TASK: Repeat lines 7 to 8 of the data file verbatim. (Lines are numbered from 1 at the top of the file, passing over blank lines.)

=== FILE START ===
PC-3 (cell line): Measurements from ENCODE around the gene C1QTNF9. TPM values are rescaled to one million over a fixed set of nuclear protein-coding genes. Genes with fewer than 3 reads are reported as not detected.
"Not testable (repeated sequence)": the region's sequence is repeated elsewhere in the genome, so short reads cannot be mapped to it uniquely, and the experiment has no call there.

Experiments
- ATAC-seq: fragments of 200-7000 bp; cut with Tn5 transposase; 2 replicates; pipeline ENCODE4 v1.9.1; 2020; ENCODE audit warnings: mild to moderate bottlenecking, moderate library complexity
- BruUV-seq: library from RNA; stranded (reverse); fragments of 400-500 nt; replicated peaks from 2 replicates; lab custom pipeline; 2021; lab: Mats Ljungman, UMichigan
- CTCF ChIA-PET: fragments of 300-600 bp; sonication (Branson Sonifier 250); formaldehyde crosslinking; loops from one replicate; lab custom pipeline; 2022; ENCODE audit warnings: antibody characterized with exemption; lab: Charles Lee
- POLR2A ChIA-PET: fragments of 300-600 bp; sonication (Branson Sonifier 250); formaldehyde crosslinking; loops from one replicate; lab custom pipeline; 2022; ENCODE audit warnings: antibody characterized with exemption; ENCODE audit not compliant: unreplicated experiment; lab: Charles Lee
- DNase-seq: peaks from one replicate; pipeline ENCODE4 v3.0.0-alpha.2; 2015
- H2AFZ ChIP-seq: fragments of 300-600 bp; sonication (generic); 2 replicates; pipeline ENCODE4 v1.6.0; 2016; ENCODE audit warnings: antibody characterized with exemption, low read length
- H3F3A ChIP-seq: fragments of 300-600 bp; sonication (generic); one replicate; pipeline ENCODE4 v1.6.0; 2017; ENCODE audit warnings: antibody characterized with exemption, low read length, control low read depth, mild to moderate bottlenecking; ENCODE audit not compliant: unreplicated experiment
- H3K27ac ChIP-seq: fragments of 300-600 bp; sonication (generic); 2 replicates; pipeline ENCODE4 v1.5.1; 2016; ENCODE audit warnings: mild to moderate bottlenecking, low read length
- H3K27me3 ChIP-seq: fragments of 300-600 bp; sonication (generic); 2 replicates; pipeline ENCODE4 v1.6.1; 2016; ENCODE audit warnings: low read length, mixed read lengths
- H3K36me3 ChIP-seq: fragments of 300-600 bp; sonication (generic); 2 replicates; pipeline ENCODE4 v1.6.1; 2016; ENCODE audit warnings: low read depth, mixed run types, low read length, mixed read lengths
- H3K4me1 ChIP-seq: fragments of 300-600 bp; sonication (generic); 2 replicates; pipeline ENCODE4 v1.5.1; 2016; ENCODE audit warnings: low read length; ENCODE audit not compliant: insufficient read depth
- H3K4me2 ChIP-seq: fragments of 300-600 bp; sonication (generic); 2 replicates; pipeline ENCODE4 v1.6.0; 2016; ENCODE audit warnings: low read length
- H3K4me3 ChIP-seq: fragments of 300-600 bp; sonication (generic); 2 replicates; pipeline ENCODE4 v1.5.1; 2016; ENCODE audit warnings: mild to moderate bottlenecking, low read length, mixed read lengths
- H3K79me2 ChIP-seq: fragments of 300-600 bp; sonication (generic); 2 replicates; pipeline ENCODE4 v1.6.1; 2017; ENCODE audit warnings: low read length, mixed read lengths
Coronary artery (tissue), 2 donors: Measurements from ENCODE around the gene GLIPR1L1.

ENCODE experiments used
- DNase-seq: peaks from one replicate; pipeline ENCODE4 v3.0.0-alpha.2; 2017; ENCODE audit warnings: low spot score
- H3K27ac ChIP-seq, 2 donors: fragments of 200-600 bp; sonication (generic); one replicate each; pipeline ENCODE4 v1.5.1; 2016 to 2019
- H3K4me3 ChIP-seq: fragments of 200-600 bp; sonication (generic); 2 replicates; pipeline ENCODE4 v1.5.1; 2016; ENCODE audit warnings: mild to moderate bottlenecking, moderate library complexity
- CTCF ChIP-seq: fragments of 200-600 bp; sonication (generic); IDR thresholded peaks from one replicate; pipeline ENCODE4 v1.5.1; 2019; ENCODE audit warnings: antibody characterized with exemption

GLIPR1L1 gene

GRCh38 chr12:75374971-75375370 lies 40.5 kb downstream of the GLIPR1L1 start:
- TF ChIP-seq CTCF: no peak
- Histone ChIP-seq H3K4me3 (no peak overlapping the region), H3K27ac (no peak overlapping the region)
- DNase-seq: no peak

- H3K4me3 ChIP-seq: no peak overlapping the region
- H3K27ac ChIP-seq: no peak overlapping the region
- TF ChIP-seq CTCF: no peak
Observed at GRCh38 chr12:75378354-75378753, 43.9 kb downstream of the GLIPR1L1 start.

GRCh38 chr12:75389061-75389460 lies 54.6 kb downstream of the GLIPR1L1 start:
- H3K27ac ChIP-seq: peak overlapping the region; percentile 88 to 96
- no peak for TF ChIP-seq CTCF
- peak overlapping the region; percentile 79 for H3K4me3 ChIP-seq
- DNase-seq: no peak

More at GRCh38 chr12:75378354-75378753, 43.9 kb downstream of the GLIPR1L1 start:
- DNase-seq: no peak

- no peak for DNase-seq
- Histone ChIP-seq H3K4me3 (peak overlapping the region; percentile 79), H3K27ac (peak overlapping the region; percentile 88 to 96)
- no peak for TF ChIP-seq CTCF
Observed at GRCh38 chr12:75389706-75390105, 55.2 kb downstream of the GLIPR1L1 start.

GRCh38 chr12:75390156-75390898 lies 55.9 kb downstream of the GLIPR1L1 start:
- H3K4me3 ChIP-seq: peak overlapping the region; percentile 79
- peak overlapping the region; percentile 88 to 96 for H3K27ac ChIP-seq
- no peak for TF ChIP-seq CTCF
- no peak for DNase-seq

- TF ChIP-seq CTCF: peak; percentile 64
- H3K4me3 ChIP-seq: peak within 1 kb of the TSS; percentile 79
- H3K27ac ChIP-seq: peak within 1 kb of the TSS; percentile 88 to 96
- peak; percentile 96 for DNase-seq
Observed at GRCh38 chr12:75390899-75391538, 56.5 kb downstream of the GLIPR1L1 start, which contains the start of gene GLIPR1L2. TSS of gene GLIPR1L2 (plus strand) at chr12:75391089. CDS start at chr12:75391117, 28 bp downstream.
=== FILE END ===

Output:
- POLR2A ChIA-PET: fragments of 300-600 bp; sonication (Branson Sonifier 250); formaldehyde crosslinking; loops from one replicate; lab custom pipeline; 2022; ENCODE audit warnings: antibody characterized with exemption; ENCODE audit not compliant: unreplicated experiment; lab: Charles Lee
- DNase-seq: peaks from one replicate; pipeline ENCODE4 v3.0.0-alpha.2; 2015